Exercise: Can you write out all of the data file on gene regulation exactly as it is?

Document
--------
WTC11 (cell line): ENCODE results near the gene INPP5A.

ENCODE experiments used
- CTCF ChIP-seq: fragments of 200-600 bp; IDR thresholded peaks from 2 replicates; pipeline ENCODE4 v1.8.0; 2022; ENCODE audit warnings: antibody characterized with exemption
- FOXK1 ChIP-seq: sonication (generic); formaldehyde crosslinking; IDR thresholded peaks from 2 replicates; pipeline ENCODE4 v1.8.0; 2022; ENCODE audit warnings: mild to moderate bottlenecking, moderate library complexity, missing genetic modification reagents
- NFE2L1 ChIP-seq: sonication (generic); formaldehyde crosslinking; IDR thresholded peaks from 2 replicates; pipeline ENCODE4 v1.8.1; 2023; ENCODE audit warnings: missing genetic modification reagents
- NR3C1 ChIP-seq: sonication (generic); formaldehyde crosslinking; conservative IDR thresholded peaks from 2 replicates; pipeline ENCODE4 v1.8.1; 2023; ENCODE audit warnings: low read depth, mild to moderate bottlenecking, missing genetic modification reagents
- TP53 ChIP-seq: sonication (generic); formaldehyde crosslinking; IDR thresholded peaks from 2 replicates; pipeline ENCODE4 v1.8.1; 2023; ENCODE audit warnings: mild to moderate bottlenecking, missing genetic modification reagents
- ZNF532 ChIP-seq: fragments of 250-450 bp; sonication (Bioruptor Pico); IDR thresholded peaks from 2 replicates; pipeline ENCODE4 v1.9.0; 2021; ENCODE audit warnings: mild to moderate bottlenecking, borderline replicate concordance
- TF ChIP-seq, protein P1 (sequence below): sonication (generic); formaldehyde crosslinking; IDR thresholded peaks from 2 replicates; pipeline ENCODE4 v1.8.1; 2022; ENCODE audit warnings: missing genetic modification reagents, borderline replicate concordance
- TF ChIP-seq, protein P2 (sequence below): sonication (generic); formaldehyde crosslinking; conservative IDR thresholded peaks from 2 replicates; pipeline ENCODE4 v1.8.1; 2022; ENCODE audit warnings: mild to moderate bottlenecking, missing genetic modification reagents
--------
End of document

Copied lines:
WTC11 (cell line): ENCODE results near the gene INPP5A.

ENCODE experiments used
- CTCF ChIP-seq: fragments of 200-600 bp; IDR thresholded peaks from 2 replicates; pipeline ENCODE4 v1.8.0; 2022; ENCODE audit warnings: antibody characterized with exemption
- FOXK1 ChIP-seq: sonication (generic); formaldehyde crosslinking; IDR thresholded peaks from 2 replicates; pipeline ENCODE4 v1.8.0; 2022; ENCODE audit warnings: mild to moderate bottlenecking, moderate library complexity, missing genetic modification reagents
- NFE2L1 ChIP-seq: sonication (generic); formaldehyde crosslinking; IDR thresholded peaks from 2 replicates; pipeline ENCODE4 v1.8.1; 2023; ENCODE audit warnings: missing genetic modification reagents
- NR3C1 ChIP-seq: sonication (generic); formaldehyde crosslinking; conservative IDR thresholded peaks from 2 replicates; pipeline ENCODE4 v1.8.1; 2023; ENCODE audit warnings: low read depth, mild to moderate bottlenecking, missing genetic modification reagents
- TP53 ChIP-seq: sonication (generic); formaldehyde crosslinking; IDR thresholded peaks from 2 replicates; pipeline ENCODE4 v1.8.1; 2023; ENCODE audit warnings: mild to moderate bottlenecking, missing genetic modification reagents
- ZNF532 ChIP-seq: fragments of 250-450 bp; sonication (Bioruptor Pico); IDR thresholded peaks from 2 replicates; pipeline ENCODE4 v1.9.0; 2021; ENCODE audit warnings: mild to moderate bottlenecking, borderline replicate concordance
- TF ChIP-seq, protein P1 (sequence below): sonication (generic); formaldehyde crosslinking; IDR thresholded peaks from 2 replicates; pipeline ENCODE4 v1.8.1; 2022; ENCODE audit warnings: missing genetic modification reagents, borderline replicate concordance
- TF ChIP-seq, protein P2 (sequence below): sonication (generic); formaldehyde crosslinking; conservative IDR thresholded peaks from 2 replicates; pipeline ENCODE4 v1.8.1; 2022; ENCODE audit warnings: mild to moderate bottlenecking, missing genetic modification reagents